TASTY TUESDAY: Baked apples
Here’s a a wonderful recipe for you all to try, courtesy of the Lovely Anne from Spotless.
I’m always keen on recipes that the whole family can enjoy, which can be a little more challenging with number three not yet seven months old and still pretty new to the world of solid food. But here is one treat that everyone loves, and is packed with benefits for us all, especially in the colder months. Some say that babies’ food should be plain and free of herbs and spices, and I do agree that it is important for babies to experience the true unadulterated flavours of individual foods in their simplest state. But I think it is equally important for them also to be exposed to a wide range of tastes and flavour combinations. As well as adding interest and fostering a more adventurous palate, there is so much nutritional value to be gained by eating a wide variety of foods.
This week my organic vegetable box was bursting with lovely sweet apples. Along with gobbling them straight up, we rediscovered this age-old dessert which is rich in goodness. What’s in it?
- Molasses and raisins provide a useful source of iron and several other minerals, as well as making it marvelously sweet and gooey.
- Cinnamon marries so well with anything sweet, which is such a happy coincidence as it has a well-documented regulatory effect on blood sugar (so is great for diabetics), as well as a range of other health benefits. Cinnamon protects against coughs and colds and other illnesses (it is anti-bacterial, anti-fungal and anti-inflammatory) and food spoilage, helps lower LDL cholesterol, fights cancer growth and helps relieve the pain of arthritis.
- Cloves are another all-round healing herb with powerful anti-spasmodic and analgesic properties (they are legendary in helping with dental pain). They boost the immune system and help fight colds and coughs (they are an effective expectorant and have a warming effect) as well as being an excellent aid to the digestive system. Like cinnamon they also help protect against food spoilage.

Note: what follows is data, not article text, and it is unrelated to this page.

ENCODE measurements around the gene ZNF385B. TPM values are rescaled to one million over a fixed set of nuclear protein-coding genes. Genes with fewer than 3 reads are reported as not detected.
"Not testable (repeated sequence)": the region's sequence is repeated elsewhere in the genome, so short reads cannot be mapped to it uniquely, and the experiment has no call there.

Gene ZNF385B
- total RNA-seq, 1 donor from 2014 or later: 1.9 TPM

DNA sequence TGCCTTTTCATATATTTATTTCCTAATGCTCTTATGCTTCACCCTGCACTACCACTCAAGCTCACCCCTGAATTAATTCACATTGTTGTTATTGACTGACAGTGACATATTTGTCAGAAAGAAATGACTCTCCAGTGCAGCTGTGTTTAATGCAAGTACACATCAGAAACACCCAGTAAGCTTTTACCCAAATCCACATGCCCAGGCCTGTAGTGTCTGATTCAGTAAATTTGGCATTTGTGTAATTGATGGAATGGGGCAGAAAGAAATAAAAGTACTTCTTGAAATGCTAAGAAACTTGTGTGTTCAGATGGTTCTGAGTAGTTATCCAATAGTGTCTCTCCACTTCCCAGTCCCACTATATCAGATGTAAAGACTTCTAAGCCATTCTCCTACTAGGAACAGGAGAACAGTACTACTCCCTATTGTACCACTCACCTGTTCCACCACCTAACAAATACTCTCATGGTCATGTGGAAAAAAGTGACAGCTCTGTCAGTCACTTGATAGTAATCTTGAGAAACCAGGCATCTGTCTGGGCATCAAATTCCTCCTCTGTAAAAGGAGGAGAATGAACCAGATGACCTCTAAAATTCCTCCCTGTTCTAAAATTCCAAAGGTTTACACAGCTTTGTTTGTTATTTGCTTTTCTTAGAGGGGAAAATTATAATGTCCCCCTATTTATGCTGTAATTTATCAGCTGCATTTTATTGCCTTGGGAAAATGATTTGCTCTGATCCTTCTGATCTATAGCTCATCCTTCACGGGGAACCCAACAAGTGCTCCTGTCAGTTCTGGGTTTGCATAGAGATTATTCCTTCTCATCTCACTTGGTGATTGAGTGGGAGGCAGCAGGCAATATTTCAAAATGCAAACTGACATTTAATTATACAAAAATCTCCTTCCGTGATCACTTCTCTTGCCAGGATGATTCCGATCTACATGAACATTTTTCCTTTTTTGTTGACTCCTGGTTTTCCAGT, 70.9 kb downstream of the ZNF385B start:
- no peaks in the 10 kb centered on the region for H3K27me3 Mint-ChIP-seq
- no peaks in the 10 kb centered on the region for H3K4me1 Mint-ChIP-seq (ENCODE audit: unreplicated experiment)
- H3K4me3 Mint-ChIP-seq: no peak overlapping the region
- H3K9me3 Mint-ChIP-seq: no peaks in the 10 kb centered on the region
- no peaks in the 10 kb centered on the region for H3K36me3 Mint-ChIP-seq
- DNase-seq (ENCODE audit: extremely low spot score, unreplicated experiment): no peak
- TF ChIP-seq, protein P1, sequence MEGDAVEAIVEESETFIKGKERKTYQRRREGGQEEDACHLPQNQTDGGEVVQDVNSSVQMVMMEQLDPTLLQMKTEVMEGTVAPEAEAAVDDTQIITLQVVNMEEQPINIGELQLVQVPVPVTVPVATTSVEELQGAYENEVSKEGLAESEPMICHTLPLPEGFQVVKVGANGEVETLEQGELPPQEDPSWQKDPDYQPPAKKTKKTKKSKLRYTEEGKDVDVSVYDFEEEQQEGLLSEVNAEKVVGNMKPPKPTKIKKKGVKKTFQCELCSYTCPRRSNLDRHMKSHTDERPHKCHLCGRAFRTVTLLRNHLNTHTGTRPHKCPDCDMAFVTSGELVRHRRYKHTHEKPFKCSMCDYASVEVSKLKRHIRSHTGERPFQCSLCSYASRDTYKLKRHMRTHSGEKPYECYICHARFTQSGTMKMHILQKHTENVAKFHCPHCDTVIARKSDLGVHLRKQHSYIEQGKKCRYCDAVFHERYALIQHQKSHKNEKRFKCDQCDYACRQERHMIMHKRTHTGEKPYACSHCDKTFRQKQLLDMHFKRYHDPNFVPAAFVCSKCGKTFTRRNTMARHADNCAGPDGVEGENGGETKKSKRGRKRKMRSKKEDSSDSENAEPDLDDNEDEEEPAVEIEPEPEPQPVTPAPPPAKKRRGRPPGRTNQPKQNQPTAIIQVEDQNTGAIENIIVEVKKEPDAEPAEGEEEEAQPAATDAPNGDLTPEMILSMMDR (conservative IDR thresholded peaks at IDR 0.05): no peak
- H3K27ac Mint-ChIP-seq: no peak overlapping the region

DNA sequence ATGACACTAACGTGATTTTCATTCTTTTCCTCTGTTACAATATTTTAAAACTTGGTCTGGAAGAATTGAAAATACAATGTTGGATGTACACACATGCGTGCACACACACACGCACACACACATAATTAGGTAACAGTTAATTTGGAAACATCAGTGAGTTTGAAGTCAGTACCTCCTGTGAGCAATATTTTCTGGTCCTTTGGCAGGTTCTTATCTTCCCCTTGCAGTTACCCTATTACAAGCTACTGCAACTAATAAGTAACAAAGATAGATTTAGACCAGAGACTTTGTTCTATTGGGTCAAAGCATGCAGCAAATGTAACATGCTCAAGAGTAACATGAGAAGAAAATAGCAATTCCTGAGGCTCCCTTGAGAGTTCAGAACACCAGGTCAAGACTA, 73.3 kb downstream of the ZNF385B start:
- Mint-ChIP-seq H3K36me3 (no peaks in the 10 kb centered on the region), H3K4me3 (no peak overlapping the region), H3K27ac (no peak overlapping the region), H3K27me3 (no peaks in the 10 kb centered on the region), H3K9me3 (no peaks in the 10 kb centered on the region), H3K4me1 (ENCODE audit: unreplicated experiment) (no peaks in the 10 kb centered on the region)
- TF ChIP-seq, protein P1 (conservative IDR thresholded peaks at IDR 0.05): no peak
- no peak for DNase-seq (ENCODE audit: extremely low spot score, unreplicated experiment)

- And who could argue with apples being one of nature’s great gifts, bursting with goodness and irresistible flavour? (Interestingly, in fact most wild apples are inedibly bitter – our cultivation of just two parent apples to produce 90% of all the apples we now consume has wreaked havoc in the apple gene pool…but that is another story.)
So, here is how to make them. For each person, you will need:
- An eating apple
- A few raisins or sultanas
- A teaspoon of crude blackstrap molasses (the flavour is very strong so don’t use more than this)
- A small pinch of ground cinnamon
- A small pinch of ground cloves, or one whole clove
- Enough water to cover the bottom of an ovenproof container
Preheat the oven to 190 degrees C / 375 degrees F / Gas Mark 5. Then:
- Core the apples and place them in the ovenproof container. (I like to cut off the bottom piece of the core and use it as a plug to keep the stuffing in.)
- In a bowl, mix together the raisins (or sultanas), molasses and spices.
- Fill the hole in the middle of each apple with the mixture.
- Surround the apples with a little water.
- Bake until the apples are really soft, about 40 minutes.
- For a baby, scoop out the flesh of the apple together with the raisin mixture and puree or mush with a fork to your desired consistency, removing the clove if whole.